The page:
Wildfire is a key component of the climate system and plays an important role in regulating regional climate variability. The overarching goal of this project is to elucidate the role of wildfire in decadal climate variation and prediction. On the basis of wildfire observations in the past decade, the regions that the variability of fire is large will be selected for targeted modeling analysis. The working hypotheses are that the observed fire variability is regulated by regional climate variation and that the climate feedbacks from fires increase regional climate variability. Consequently, the simulation of wildfires and their feedbacks is essential for predicting regional climate variability on a decadal scale. These hypotheses will be thoroughly tested and the mechanistic process will be carefully analyzed using an extensive suite of observations and selected ensembles of climate model simulations. In this project, the modeling capability of wildfires and their climate forcing will be developed by building a new Region-specific Fire Model with Ecosystem Feedbacks (RFMEF). Regional climate forcing by wildfires and fire feedbacks to regional climate variability will be quantified. Lastly fully interactive regional fire-climate variability feedbacks will be investigated to understand the projections of decadal regional climate variability.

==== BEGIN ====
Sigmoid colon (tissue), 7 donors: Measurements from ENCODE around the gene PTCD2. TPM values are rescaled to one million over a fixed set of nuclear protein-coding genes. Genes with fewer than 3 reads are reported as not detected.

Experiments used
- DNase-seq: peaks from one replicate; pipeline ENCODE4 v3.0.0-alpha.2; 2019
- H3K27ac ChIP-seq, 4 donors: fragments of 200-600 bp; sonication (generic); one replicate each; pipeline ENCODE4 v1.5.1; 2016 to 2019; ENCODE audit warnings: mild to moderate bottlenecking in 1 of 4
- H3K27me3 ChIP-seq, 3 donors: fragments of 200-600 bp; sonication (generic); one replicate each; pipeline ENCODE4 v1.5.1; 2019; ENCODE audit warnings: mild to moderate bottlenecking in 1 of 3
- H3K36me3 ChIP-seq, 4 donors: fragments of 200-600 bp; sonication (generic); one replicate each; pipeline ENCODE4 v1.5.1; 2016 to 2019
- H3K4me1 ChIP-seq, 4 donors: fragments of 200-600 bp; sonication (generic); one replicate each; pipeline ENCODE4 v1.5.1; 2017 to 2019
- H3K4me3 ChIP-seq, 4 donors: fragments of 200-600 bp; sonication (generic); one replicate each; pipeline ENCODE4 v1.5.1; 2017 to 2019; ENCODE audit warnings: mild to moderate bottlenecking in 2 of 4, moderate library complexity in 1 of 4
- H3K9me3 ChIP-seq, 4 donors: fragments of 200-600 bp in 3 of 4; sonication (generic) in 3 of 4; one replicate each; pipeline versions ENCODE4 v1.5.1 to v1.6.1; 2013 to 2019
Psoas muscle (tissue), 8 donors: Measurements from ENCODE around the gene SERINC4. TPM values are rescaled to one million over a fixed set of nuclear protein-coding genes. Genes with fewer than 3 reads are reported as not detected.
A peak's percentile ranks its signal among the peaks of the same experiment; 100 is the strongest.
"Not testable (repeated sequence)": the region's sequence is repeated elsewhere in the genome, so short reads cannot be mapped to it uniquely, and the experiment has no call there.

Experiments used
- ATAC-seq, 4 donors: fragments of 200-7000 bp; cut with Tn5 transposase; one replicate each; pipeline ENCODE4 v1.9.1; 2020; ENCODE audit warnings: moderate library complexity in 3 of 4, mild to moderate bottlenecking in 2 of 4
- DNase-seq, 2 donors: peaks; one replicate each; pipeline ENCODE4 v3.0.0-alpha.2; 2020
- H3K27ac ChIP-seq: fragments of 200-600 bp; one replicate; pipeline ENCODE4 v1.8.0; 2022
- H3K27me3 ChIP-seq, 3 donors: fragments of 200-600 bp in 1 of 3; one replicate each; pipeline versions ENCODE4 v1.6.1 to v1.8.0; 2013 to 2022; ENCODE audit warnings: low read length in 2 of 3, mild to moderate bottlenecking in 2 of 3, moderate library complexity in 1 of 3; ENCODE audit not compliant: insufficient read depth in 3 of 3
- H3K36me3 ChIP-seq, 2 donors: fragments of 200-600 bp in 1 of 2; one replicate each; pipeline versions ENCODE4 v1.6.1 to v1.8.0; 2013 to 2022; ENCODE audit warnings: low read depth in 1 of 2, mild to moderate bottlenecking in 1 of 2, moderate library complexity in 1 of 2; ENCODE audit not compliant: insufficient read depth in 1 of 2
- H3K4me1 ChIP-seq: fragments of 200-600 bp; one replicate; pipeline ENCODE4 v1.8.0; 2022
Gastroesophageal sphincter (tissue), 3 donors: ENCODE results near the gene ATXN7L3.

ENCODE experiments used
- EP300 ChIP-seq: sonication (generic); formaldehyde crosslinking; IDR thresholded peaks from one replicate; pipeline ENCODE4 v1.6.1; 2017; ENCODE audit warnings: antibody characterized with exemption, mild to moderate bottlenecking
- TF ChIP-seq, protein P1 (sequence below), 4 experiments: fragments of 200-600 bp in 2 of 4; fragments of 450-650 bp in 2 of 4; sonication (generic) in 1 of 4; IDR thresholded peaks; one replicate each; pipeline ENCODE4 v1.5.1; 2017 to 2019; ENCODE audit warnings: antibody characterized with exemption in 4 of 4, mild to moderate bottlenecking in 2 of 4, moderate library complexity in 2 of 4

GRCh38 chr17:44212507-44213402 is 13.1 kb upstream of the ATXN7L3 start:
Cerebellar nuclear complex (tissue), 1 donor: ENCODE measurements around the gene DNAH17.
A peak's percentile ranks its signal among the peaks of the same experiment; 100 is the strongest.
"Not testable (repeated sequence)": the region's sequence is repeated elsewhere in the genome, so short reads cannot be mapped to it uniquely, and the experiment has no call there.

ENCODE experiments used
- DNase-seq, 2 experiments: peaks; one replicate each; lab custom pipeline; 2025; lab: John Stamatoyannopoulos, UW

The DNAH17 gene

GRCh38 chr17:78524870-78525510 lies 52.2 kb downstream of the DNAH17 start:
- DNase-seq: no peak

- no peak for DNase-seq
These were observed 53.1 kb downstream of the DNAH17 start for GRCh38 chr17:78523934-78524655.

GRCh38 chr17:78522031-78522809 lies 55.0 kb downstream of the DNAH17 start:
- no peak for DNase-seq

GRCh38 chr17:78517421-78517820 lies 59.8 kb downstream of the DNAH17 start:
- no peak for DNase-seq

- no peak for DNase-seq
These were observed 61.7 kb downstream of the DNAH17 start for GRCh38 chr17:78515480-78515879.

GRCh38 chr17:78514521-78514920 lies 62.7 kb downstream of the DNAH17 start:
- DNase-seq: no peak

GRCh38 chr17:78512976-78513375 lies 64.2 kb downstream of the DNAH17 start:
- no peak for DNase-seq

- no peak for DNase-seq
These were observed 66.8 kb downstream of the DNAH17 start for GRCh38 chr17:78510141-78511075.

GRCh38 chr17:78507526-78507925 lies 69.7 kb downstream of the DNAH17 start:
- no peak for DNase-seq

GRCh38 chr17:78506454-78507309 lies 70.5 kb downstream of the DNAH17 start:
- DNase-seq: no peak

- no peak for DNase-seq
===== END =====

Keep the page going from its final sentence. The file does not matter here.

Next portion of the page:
Understanding the interannual and decadal-scale regional climate variability is critical for designing and testing (regional) adaptation and mitigation strategies. Many atmospheric, oceanic, and ecosystem factors contribute to regional climate variability and most of these factors are already captured in the earth system models. One such factor not yet well represented is wildfire. The two-way interactions between regional climate variability and wildfire not only are important in improving the decadal-scale climate model simulation and prediction but also are necessary when applying the climate model to examine adaptation strategies targeted at the vulnerability induced by enhanced climate variation (due in part to these interactions) and to investigate the effectiveness of mitigation strategies of forest management practices. The open-source RFMEF fire model that will be developed for the Community Earth System Model (CESM) system and the climate modeling data that will be generated in the project will enable policy experts to conduct more in-depth analysis of climate policies in regions strongly affected by wildfire and allow other scientists to conduct climate simulations and prediction that include the fire-ecosystem-climate interactions and that are more suitable for their research and assessment needs.

National Science Foundation (NSF)
Division of Atmospheric and Geospace Sciences (AGS)
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Eric DeWeaver
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Georgia Tech Research Corporation
United States
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